I have noted with serious concern through observation of recent atrocities happening all over the country and I felt that there is an inherent problem in our media practitioners in Nigeria. As media practitioners, who are presumed to be objective in performing their “watchdog” role for the well being and development of the society, it is expected that we drop all our biasness and focus on fair reporting of issues. This, however, should be regardless of who are perpetrators or victims. Over the years, there have been complaints about skewed reporting by Nigerian media. These complaints remained unaddressed. Recently, the challenges facing the country increased, so also the complaints.
What can we now say is the problem of Nigerian media not responding to such complaints of unfair, subjective and bias reporting? Is it a pressure from the owners of such media or inherent biasness of our colleagues in the media practice? In my opinion, the two have impact but the latter seems to be more glaring than the former. I want to state categorically that pretence is killing us in this country. We all pretend to be tolerant and accommodating on the face while our hearts is filled with hatred, divisive, discriminative and devilish agendas.
Until we begin to fight the battle inside us and learn to teach our hearts how to live with one another, we will never know peace. To our colleagues in the newsrooms, you have a huge responsibility. The work you are doing is a work for all. The provisions in the constitution that provides you with freedom to practice, also the same constitution provides that we must work towards safety of all. Whenever we hold the pen or press the keyboard to write or type a story, we must make sure we reasoned well and ask ourselves: what is the impact of what I will write? How would it affect the people? How does it strengthen unity? How does it promote peace?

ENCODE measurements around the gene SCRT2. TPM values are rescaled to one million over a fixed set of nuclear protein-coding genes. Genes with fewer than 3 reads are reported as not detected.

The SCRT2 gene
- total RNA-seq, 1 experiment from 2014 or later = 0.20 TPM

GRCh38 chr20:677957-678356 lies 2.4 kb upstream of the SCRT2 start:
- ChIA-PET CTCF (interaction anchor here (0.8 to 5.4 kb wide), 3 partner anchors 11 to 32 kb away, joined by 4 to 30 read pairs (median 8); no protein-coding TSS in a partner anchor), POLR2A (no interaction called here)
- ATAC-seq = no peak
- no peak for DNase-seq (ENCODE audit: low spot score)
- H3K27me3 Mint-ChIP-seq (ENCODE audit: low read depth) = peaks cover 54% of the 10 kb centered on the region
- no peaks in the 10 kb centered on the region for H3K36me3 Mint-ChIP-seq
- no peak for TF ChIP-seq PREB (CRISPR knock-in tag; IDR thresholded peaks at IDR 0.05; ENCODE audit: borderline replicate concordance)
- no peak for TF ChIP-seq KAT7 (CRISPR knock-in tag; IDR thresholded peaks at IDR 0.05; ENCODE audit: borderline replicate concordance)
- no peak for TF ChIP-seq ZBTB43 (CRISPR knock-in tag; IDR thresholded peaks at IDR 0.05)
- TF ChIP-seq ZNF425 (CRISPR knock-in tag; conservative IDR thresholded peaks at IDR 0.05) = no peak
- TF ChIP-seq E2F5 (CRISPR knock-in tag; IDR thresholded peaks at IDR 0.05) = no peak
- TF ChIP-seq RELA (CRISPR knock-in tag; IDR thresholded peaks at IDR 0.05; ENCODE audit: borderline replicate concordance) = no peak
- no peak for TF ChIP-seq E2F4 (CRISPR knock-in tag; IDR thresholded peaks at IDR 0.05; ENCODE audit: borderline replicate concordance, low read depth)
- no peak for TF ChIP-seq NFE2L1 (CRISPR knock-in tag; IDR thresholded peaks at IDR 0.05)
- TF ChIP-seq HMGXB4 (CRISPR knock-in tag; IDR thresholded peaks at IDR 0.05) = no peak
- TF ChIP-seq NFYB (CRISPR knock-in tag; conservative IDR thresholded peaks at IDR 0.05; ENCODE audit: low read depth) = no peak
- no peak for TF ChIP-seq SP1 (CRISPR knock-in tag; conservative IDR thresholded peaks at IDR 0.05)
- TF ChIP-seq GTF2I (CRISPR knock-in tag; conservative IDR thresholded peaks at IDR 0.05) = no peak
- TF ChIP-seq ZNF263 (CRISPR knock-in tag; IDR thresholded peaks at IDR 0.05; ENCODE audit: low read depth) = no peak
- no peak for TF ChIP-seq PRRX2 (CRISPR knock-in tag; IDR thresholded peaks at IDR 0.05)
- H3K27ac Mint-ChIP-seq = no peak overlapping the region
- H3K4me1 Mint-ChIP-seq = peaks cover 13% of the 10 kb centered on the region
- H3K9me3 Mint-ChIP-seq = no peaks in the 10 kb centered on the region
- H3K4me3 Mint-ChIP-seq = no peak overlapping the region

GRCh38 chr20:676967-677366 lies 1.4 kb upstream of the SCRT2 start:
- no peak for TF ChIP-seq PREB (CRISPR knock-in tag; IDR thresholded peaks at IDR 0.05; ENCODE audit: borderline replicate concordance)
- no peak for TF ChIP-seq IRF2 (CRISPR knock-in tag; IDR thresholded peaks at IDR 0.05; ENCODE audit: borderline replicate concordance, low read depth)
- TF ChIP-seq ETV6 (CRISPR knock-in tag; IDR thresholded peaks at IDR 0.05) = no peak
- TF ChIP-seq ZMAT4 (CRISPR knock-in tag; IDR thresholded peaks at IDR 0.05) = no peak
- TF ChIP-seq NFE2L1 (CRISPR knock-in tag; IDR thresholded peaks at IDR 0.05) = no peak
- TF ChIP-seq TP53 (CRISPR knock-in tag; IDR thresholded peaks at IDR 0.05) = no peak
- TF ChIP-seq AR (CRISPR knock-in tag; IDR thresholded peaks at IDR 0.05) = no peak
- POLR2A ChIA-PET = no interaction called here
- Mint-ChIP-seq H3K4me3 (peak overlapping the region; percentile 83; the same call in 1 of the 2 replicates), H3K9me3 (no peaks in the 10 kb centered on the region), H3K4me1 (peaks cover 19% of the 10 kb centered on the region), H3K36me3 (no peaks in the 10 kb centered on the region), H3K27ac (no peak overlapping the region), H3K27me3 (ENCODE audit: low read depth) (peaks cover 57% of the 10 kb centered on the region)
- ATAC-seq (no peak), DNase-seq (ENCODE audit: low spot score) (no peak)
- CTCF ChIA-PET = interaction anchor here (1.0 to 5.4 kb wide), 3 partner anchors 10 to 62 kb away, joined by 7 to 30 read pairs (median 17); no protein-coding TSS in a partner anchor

Let us also remember, the freedom that provides us with privilege to hold the government accountable to the people also suggest that we must be accountable to what we are doing. Imbalance reporting, unfair labeling and profiling, fueling crisis through attracting cheap clicks will do us more harm than good. We must always uphold the spirit of peacebuilding and ensure the content we produce bring us good feedback than backlash.
Mohammed Auwal Umar writes from Maiduguri. Email: email@example.com